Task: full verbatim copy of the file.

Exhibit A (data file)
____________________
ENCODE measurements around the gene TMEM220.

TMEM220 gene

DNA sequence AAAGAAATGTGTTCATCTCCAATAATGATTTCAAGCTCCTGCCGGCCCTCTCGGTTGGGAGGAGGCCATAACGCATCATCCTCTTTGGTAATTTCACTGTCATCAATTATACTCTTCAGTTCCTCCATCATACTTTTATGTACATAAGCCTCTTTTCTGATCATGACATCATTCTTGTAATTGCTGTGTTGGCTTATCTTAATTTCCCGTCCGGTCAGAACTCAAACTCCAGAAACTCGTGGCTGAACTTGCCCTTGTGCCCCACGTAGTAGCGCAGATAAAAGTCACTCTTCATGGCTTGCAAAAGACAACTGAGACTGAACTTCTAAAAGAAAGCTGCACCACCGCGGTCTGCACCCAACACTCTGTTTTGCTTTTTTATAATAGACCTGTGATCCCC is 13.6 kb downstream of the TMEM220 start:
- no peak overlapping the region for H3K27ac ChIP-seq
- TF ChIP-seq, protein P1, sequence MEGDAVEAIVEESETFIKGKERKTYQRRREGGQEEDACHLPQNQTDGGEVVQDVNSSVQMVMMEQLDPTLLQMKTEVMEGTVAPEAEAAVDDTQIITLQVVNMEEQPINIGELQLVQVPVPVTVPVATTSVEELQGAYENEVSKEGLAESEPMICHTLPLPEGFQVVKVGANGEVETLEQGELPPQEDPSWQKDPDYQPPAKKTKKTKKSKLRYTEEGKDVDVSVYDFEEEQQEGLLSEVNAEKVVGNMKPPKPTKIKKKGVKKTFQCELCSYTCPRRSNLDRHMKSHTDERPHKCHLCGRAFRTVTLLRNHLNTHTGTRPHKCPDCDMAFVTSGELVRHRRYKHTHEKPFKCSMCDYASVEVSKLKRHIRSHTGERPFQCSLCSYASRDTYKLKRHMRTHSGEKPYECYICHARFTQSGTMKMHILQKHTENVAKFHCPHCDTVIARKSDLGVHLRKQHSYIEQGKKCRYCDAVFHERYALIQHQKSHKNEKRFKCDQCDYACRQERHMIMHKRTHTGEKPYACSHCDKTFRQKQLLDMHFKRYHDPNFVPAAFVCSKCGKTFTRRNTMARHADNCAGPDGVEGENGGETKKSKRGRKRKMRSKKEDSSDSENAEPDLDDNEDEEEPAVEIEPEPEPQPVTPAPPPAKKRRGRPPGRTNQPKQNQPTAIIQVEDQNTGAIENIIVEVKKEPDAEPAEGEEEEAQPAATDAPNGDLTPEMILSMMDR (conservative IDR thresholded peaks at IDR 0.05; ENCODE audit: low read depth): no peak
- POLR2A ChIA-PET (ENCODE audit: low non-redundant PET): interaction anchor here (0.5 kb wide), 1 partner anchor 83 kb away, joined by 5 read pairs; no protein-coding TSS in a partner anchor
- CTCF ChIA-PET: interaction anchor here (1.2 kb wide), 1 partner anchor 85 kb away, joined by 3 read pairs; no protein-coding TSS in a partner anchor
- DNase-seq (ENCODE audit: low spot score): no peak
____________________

ENCODE measurements around the gene TMEM220.

TMEM220 gene

DNA sequence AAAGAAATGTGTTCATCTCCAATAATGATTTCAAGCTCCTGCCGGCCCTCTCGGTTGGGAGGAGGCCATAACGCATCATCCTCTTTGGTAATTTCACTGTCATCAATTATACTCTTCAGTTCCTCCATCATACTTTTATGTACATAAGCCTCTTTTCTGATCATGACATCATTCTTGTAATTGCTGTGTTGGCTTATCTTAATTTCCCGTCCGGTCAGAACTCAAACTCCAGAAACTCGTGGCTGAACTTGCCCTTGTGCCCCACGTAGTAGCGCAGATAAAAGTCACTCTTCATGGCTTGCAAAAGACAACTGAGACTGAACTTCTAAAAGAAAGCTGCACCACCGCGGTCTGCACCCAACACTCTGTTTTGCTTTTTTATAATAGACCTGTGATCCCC is 13.6 kb downstream of the TMEM220 start:
- no peak overlapping the region for H3K27ac ChIP-seq
- TF ChIP-seq, protein P1, sequence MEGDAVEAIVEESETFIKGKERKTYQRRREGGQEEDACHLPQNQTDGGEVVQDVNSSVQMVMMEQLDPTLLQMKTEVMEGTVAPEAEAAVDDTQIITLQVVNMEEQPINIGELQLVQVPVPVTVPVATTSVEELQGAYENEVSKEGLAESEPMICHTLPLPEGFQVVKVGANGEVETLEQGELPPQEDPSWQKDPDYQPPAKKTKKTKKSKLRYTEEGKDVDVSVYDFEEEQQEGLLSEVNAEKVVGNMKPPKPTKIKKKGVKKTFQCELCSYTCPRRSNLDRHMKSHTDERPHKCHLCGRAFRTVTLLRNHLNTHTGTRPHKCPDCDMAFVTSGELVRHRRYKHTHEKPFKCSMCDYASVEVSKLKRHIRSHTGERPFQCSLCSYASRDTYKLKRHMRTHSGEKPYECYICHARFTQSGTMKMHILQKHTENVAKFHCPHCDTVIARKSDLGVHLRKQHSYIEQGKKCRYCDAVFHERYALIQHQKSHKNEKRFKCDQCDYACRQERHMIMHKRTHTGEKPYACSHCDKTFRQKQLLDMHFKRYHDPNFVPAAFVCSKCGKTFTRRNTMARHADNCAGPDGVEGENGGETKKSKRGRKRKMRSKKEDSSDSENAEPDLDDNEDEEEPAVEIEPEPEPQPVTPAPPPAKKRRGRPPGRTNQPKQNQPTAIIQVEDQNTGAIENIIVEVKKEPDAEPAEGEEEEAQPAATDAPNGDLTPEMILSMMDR (conservative IDR thresholded peaks at IDR 0.05; ENCODE audit: low read depth): no peak
- POLR2A ChIA-PET (ENCODE audit: low non-redundant PET): interaction anchor here (0.5 kb wide), 1 partner anchor 83 kb away, joined by 5 read pairs; no protein-coding TSS in a partner anchor
- CTCF ChIA-PET: interaction anchor here (1.2 kb wide), 1 partner anchor 85 kb away, joined by 3 read pairs; no protein-coding TSS in a partner anchor
- DNase-seq (ENCODE audit: low spot score): no peak